The city’s slum settlements are five-six degrees warmer than their neighbouring housing societies, while 37% of Mumbai’s households with metal roof structures are exposed to a risk of high rise in temperatures or heat risk post monsoon, a study by the geo-analytics team of environment group World Resource Institute (WRI) India across the city during October over the past three years has revealed. The study found the city has an alarming shortage of green cover.
WRI India published three satellite maps –October Heat series – highlighting location-specific risk exposure to citizens. The maps established microclimatic changes and temperature variation within Mumbai, and called for city-specific policies that need to build on by adopting more nature-based solutions to adapt to climate risks.
“Coastal cities do not record very high air temperatures, but the combination of temperature and humidity (heat index) is significantly high, especially for humid months like October, making it high risk for those most exposed. Prolonged exposure can lead to exhaustion and serious health ailments,” said Lubaina Rangwala, senior manager (urban development and resilience), WRI India, adding that October was one of the most severe weather months for Mumbai.
“As the rains retreat, there is high moisture availability combined with a rise in temperature. While the absolute temperatures may not be very high, 90% humidity combined with low wind speed allows the heat index and stress to shoot up in Mumbai. This is why we chose October.”
The first map showed slums in Dharavi recorded 35.9 degrees Celsius (during October over three years), while housing societies in Matunga recorded 30.3 degrees Celsius. A similar phenomenon was recorded across Powai-Vikhroli, Goregaon, and Girgaum-Marine Lines.
“We found that this was a function of the type of building material used, compromised ventilation and green cover, and limited access to open spaces,” said Rangwala.
The analysis revealed that industrial and commercial land use with large built-up footprints such as the airport, industrial estates and malls had a significantly higher surface temperature (33-35 degrees Celsius) than natural areas – forests, lakes, mangroves (27-32 degrees Celsius).
The second map showed the difference in surface temperatures of settlements using concrete versus metal roofs. “Roofs are the most exposed surfaces of a building to solar radiation, and play a key role in determining indoor thermal comfort. Metal roofs are poor insulators and good conductors, resulting in increased indoor temperatures, while concrete transfers heat at a slower rate, resulting in increased night-time temperatures,” said Rangwala.
The ward-wise breakup of roofing material showed S ward (Bhandup, Powai, Kanjurmarg, Vikhroli and Nahur) had the highest share of metal or asbestos roofing material (57%), followed by P-North ward (Malad, Manori, Marve, Aksa, and Madh – 55%) and N ward (Ghatkopar, Vidyavihar and Pant Nagar).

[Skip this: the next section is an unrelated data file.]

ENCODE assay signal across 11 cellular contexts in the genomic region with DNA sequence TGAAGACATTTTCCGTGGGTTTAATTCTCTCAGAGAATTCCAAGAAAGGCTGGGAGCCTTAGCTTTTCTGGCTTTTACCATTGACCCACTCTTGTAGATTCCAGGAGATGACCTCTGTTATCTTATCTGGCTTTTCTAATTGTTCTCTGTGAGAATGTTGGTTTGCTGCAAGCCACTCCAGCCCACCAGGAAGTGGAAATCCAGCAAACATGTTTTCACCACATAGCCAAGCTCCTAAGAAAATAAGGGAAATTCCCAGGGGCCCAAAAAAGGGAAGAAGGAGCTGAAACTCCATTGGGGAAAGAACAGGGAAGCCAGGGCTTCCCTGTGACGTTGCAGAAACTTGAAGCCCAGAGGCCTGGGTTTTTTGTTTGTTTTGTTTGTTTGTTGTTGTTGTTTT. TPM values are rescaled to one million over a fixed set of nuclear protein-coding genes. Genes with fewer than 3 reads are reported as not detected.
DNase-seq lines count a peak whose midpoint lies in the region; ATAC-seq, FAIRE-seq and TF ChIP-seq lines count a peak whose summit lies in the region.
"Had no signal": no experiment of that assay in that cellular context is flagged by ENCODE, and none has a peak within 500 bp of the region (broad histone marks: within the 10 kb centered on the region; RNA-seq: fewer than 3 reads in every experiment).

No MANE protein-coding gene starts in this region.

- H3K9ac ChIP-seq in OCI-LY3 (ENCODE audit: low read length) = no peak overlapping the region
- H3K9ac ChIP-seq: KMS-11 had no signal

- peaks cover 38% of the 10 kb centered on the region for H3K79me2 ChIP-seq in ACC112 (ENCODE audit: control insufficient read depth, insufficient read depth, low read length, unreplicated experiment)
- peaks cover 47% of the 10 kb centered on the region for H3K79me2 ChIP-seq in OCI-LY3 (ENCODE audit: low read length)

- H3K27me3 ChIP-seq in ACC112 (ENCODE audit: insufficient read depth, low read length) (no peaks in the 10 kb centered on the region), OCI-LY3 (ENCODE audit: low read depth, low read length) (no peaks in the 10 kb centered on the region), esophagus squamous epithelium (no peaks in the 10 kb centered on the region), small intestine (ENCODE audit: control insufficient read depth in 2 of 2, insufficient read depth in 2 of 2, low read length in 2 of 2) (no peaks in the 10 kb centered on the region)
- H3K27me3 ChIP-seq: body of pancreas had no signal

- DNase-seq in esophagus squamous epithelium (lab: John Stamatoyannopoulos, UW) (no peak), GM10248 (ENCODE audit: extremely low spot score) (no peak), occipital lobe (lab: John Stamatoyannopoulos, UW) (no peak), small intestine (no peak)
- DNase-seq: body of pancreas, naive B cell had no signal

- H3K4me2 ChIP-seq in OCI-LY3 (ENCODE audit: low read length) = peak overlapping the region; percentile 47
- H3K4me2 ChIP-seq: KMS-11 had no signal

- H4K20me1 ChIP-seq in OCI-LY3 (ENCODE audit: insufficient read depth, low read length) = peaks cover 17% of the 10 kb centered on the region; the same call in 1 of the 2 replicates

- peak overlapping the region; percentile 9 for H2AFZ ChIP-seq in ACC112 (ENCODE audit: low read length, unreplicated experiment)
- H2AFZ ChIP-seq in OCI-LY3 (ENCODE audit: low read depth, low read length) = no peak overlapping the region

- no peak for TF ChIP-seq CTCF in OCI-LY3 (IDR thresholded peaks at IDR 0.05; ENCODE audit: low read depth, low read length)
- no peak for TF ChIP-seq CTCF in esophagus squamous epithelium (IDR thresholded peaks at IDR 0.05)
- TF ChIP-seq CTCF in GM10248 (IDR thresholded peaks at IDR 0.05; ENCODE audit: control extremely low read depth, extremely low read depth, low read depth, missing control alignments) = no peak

While areas such as Pydhonie, Bhuleshwar, Grant Road, Walkeshwar, Malabar Hill, Breach Candy to Haji Ali all had concrete rooftops.
WRI India’s third map was a correlation of the city’s green spaces and heat exposure and its implication on surface temperature. It showed over 31% of Mumbai’s land area had green cover (open maidans, tree-cover, mangroves and forests, city-parks etc.) but it was concentrated only in some wards. “There is a variation of 29 to 34 degrees Celsius across Mumbai wards, which means areas with highest green cover are five degrees cooler than those with less than 10% vegetation. Urban greening helps improve air quality, increased oxygen levels, lower ambient temperatures, and improve livability standards,” said Rangwala.
R-Central ward (Borivli) had the highest percentage of green cover (75%) and the lowest mean temperature (29-30 degrees Celsius) followed by T-ward (Mulund) with 70% green cover and the lowest mean temperature at 29 degrees Celsius. Conversely, B ward (Masjid Bunder, Mohd. Ali Road, Dongri and Bhendi Bazar) and C ward (Pydhonie and Bhuleshwar) had less than 10% green cover and highest mean temperatures at 34 degrees Celsius.
What WRI India said
“Combining all options under a heat action plan for Mumbai is a necessity, implemented by all stakeholders. Heat risk in cities is a problem of social equity. City governments need to support greater innovation in low-income settlements to increase vegetation, deploy sustainable and heat resilient materials for housing construction,” said Madhav Pai, director, WRI India.
Variations in temperature are bound to be there in slum areas where there is no space for trees vis-à-vis residential zones where more green cover is present, said state environment and tourism minister Aaditya Thackeray. “However, we are working on specific plans for Mumbai and will be factoring in solutions for site-specific heat exposure as part of the Maharashtra state climate action policy. We are meeting with various state departments, and looking at what they are offering towards this policy to ensure city-specific climate resilience in Maharashtra,” he said.
The state’s current climate action plan falls short of addressing the heat stress concerns, say experts. “Without such a plan, the situation is likely to worsen annually now under the current effects of climate change, and unfortunately low-income groups would be at the forefront of the health impacts,” said Ashok Jaswal, former scientist of the India Meteorological Department and lead author of 2017 study on decadal rise in average heat index over 60 years in India.
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